It was a double round-robin tournament and the always seemingly reluctant Soviet authorities (sending players to the USA…) even agreed to send two players to it , and they were no others than the current World Champion Tigran Petrosian and the challenger Boris Spassky, the two best players in the world (during those years I consider that the World Champion and the challenger were the best players in the world though it is a matter of opinion) and who had just played for the title with the victory of Petrosian, as everybody knows.
Besides these two super GMs, the list of players included Bobby Fischer, B. Larsen, W. Unzicker, L. Portisch, S. Reshevsky, M. Najdorf, B. Ivkov and J. Donner. The event seemed tailored to Fischer’s taste: he had always complained about the USA Championships, with few players and in which any small “accident” may cost the championship: here every player would have to play eighteen games against some of the best chessplayers in the world.
Nevertheless, Fischer started the tournament in a rather dull way, with a poor showing: when the first round-robin ended -9 games- he only had 3.5 points. He reacted in the second part of the event beating Reshevsky, Portisch, Ivkov, Donner, Larsen and Najdorf. With two rounds to go Spassky and him were leading the field. But Spassky seemed unbeatable, playing overwhelmingly strong Chess to emerge as the winner with 11.5 points and no losses ( Boris won five of the nine matches and drew the rest losing no game at all). Fischer was second winning more games than Boris but losing three of them. The rest were Larsen, Unzicker, Portisch, Petrosian (a poor performance by the World Champion),Reshevsky,Najdorf, Ivkov and Donner. Knowing Fischer’s character, one may suppose that the worst for him was that he was unable to defeat Petrosian (two draws) and the loss in his particular duel with Spassky (1.5 -0.5 for the Soviet). I have read that during Petrosian’s years as World Champion many people considered Spassky as the “real” champion (poles apart stylistically speaking ,one may share or not this opinion but it is understandable. Spassky was not only an attacking player with what was defined as a universal style, he was also one of the most difficult players to beat, and up till 1972, he was Fischer’s “bête noir”).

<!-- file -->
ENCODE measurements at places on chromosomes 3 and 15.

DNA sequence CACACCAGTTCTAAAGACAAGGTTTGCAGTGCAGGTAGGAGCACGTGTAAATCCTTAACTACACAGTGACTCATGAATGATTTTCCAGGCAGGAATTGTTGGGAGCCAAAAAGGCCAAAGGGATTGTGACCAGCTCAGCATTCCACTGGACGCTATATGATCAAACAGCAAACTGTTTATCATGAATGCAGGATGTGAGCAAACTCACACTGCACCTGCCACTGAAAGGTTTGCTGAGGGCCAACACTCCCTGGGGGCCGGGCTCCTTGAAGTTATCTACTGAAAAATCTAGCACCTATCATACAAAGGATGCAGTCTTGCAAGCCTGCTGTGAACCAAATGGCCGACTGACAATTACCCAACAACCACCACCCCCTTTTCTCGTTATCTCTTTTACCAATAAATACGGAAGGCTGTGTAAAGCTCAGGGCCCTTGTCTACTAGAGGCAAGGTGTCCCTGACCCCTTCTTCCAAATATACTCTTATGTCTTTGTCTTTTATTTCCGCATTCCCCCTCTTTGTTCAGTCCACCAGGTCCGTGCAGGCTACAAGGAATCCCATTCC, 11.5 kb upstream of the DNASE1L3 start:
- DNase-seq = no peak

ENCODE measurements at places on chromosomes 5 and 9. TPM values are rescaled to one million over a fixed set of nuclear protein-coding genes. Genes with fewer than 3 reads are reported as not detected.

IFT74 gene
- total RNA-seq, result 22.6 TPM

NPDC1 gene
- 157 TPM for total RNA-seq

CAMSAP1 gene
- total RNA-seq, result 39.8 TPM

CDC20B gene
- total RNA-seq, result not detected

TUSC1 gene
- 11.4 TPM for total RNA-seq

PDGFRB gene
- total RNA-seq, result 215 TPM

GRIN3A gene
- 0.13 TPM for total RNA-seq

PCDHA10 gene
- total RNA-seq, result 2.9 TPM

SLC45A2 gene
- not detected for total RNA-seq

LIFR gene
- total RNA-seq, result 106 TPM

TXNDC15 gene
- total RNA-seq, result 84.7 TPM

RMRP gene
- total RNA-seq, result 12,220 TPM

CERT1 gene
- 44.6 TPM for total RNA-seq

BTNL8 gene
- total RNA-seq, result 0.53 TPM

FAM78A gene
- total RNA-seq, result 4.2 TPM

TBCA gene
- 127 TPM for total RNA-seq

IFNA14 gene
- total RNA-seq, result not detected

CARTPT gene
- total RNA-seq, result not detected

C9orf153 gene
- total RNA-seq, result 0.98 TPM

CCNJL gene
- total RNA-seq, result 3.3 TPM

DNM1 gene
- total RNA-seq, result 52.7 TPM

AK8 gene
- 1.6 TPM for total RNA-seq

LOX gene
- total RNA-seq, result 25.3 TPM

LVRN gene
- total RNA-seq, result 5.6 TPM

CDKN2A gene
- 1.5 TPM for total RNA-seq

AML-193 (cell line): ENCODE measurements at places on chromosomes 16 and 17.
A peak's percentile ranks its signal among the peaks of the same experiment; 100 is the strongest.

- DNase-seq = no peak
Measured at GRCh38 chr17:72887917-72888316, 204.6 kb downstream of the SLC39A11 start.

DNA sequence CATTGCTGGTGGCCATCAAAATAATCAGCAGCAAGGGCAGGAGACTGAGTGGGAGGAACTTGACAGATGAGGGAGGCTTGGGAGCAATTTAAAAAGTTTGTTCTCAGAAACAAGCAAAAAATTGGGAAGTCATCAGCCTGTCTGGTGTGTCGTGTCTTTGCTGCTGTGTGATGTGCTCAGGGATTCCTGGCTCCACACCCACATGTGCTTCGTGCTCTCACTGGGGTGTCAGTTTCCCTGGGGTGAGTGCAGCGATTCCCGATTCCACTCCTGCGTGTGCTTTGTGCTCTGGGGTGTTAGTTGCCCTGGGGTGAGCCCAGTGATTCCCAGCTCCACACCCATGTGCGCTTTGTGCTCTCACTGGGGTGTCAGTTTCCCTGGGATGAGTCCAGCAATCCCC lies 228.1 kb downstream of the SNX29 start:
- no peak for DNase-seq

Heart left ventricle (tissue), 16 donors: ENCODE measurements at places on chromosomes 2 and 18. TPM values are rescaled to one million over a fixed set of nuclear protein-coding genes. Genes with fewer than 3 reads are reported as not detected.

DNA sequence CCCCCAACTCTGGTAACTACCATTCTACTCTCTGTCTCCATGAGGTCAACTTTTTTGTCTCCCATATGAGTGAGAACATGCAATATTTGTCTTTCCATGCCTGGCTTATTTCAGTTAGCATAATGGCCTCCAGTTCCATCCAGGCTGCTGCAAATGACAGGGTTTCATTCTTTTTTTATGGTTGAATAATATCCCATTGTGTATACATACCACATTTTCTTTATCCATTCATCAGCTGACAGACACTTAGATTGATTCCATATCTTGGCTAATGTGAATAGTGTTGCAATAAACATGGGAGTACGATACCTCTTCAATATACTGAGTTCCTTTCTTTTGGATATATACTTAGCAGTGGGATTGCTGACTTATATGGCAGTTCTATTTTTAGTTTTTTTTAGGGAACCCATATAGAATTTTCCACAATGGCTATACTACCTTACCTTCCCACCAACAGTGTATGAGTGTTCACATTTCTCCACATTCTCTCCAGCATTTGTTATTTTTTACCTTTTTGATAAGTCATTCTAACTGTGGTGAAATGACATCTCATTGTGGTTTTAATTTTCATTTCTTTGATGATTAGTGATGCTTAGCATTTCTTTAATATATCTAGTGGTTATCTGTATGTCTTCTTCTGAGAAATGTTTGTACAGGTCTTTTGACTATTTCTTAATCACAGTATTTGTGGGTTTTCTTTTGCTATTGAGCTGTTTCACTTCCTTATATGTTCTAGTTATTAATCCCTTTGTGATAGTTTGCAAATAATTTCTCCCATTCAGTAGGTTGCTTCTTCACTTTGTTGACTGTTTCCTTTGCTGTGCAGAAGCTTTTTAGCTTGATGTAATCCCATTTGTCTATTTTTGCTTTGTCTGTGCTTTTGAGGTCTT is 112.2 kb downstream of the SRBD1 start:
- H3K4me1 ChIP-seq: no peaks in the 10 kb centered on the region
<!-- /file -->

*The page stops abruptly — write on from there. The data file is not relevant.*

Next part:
W.: B. Spassky (1)
B.: R. Fischer (0)
2nd Piatigorsky Cup, Santa Monica 1966
1. d4, Nf6/ 2. c4, g6 / 3. Nc3, d5 / 4. cd, Nd5/ 5. e4, Nc3 / 6. bc, Bg7 / 7. Bc4, c5/ 8. Ne2, Nc6/ 9. Be3, 0-0 / 10. 0-0, Qc7/ 11. Rc1, Rd8/ 12. Qe1, e6 / 13. f4, Na57 14. Bd3, f5 /15. Rd1, b6 / 16. Qf2, cd/ 17. Bd4, Bd4/ 18. cd,Bb7/ 19. Ng3, Qf7 /20. d5, fe/ 21. de, Qe6/ 22. f5, Qf7/ 23. Be4, Rd1/ 24. Rd1, Rf8/ 25. Bb1, Qf6/ 26. Qc2, Kh8/ 27. fg, hg/ 28. Qd2, Kg7/ 29. Rf1, Qe7/ 30. Qd4, Rf6/ 31. Ne4, Be4/ 32. Be4, Qc5/ 33. Qc5, Rf1?/ 34. Kf1, bc/ 35. h4, Nc4/ 36. Ke2, Ne5/ 37. Ke3, Kf6/ 38. Kf4, Nf7/ 39. Ke3, g5/ 40. h5, Nh6/ 41. Kd3, Ke5/ 42. Ba8, Kd6/ 43. Kc4, g4/ 44. a4, Ng8/ 45. a5, Nh6/ 46. Be4, g3/ 47. Kb5, Ng8/ 48. Bb1, Nh6/ 49. Ka6, Kc6/ 50. Ba2 .Black resigned.
W.: B. Larsen (0)
B.: B. Spassky (1)
2nd Piatigorsky Cup, Santa Monica 1966
1. d4, d5/ 2.c4, dc/ 3. Nf3, Nf6/ 4. e3, Bg4/ 5. h3, Bh5/ 6. Nc3, e6/ 7. Bc4, Nbd7/ 8. 0-0, Be7/ 9. e4, 0-0/10.Be3, Bg6/ 11. Bd3, c6/ 12. a3, Rc8/ 13. Re1, Bh5/ 14. Rc1, a5/ 15. Be2, Bg6/ 16. Nd2, Ra8/ 17. Qb3, Qb8/ 18. Bf3, h6/ 19. g3, Rc8/ 20. Bg2, b5/ 21. e5, a4/ 22.Na4, ba/ 23. Qb8, Rab8/24.ef, Nf6/ 25. Nc4, Nd5/ 26. Ne5, Ne3/ 27. Re3, Rb2/ 28. d5, Rc2/ 29. Rc2,Bc2/ 30. Nc6, Kf8 /31. de, fe/ 32. Ne7, Ke7/ 33. Bd5, e5/ 34. Be4, Bb3/ 35. Bb7, Rc1/ 36. Kh2, Ra1/ 37. Re5, Kd6/ 38.Re3, Ra3/ 39. g4, Ra2/ 40. Kg3, Rb2/ 41. Re1, a3/ 42. Be4, a2/43. f4,Rd2/ White resigned.
W.: M. Najdorf (0)
B.: T. Petrosian (1)
2nd Piatigorsky Cup. Santa Monica 1966
1. d4, Nf6/ 2. c4, g6/ 3. g3, c5/ 4. d5, d6/5.Nc3, Bg7 / 6. Bg2, 0-0 /7.Nf3, Na6/ 8. 0-0,Nc7/9. a4, Rb8/ 10. h3, b6/ 11. e4, a6/ 12. e5, Nd7/ 13. ed6, ed6/ 14. Bg5, f6/ 15. Bf4, Ne8/ 16. h4, Ne5/ 17. Nd2, Nf7/ 18. Re1, g5/19. hg5, fg5 / 20.Be3, Ne5/ 21. Nce4, h6/ 22. Ra3, Ng4/ 23. Qc1, Rb7/ 24. Bf3, Rbf7/ 25. Bg4, Bg4/ 26. Qb1, a5/ 27. Qc1,Be5/ 28. Kg2, Qd7/ 29. Rh1, Qf5/ 30. Bg5, hg5/ 31. f3, Nf6/ 32. fg4, Qg4/ 33. Qd1, Qd1/ 34. Rd1, Ne4/ 35. Ne4, g4/ 36. Rd2, Bd4/ 37. Ra1, Re7/ 38. Nf2, Re3/ 39. Ng4, Rb3/ 40. Nh2, Rb4/ 41. Re1, Rc4/ 42. Re6, Ra4/ 43. Rd6, Rb4/ 44. Rc6, a4/ 45. d6, Kf7/ 46. Nf3, Ke6/ 47. Nd4, cd4/ 48. d7, Kd7/ 49. Rh6, Rf5/ 50. g4, Rd5/ 51. Kf3, d3/ 52. Rf6, b5/ 53. Rf4,Rc4/ 54. Re4, Kd6/ 55. Ke3, Rc2/ 56. g5, Rc1/ 57. Rg4, Re1/ 58. Kf2, Re8/ 59. g6, Kc5/ 60. g7, Rdd8/ 61. Kf3, b4/ 62. Kf2, Kb5/ 63. Kf3, a3/ 64. ba3, ba3/ 65. Kf2, Rg8/ 66. Ke3, Rd7/ 67. Rd3, Rd3/ 68. Kd3, a2/ 69. Rg1, Rg7/ 70. Ra1, Rg2/ 71. Kc3, Ka4/ 72. Rh1, Ka3/ 73. Rf1, Rg8/ 74. Rh1, Rc8/ White resigned.
W.: L. Portisch (1)
B.: T. Petrosian (0)
2nd Piatigorsky Cup, Santa Monica 1966
1. c4, g6/ 2. d4, Bg7/ 3. Nf3, Nc3/ 4. Nc3, Nf6/ 5. g3, 0-0/ 6. Bg2, Nc6/ 7. 0-0, a6/ 8. d5, Na5/ 9. Nd2, c5/ 10. Qc2, Rb8/11. b3, b5/ 12. Bb2, bc4/ 13. bc4, Bh6/ 14. f4, e5/ 15. Rae1, ef4/ 16. gf4, Nh5/ 17. e3, Re8/ 18. Nce4, Bf5/ 19. Bc3, Nb7/20. Qa4, a5/ 21. Rb1, Qe7/ 22. Rfe1, Bd7/ 23. Qc2, Bf5/ 24. Qa4, Kf8/ 25. Rb6, Rbd8/ 26. Qb3, Bc8/ 27. Nf1, Rd7/ 28. Nfg3, Ng3/ 29. hg3, Bg7/ 30. Qb2, f5 /31. Bg7, Qg7/ 32. Nf6 , Black resigned.